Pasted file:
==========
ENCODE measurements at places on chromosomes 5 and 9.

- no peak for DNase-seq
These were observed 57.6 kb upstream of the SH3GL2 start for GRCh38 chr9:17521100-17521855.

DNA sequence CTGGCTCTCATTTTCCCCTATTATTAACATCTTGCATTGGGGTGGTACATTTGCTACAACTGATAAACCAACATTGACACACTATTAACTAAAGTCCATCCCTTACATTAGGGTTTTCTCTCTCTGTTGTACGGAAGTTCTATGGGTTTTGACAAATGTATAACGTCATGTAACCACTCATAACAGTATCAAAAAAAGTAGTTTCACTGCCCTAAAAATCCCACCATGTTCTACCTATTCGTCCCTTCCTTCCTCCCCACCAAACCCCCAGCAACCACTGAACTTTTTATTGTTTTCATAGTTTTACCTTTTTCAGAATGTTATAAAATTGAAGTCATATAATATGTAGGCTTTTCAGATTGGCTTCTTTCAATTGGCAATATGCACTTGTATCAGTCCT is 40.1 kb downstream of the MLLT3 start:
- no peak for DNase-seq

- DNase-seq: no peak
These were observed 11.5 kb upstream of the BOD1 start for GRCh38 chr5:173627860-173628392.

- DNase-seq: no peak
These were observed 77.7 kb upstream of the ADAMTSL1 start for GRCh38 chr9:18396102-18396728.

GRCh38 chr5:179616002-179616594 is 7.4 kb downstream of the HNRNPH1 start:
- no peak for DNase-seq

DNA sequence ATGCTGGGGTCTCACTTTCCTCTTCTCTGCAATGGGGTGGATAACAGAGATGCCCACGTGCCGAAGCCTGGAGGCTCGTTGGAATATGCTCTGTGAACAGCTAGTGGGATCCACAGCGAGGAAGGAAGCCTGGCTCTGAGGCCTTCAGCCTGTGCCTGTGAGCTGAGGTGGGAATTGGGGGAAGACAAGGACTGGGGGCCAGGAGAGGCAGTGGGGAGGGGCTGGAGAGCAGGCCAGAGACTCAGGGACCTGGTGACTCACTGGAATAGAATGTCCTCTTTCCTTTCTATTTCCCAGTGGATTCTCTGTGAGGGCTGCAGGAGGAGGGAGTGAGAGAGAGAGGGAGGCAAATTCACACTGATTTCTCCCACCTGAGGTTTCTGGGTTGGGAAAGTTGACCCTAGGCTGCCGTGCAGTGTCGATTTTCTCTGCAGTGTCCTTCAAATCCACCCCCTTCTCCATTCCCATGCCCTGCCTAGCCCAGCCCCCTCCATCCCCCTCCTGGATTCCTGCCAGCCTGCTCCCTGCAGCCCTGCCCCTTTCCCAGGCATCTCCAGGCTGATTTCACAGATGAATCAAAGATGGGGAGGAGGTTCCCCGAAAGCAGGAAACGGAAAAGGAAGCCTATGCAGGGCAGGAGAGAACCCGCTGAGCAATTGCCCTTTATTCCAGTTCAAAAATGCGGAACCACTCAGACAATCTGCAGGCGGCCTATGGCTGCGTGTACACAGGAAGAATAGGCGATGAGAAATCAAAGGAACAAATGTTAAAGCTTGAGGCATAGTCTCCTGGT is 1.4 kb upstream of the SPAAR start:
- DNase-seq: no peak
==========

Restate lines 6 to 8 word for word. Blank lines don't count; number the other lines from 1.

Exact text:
- DNase-seq: no peak
These were observed 11.5 kb upstream of the BOD1 start for GRCh38 chr5:173627860-173628392.

- DNase-seq: no peak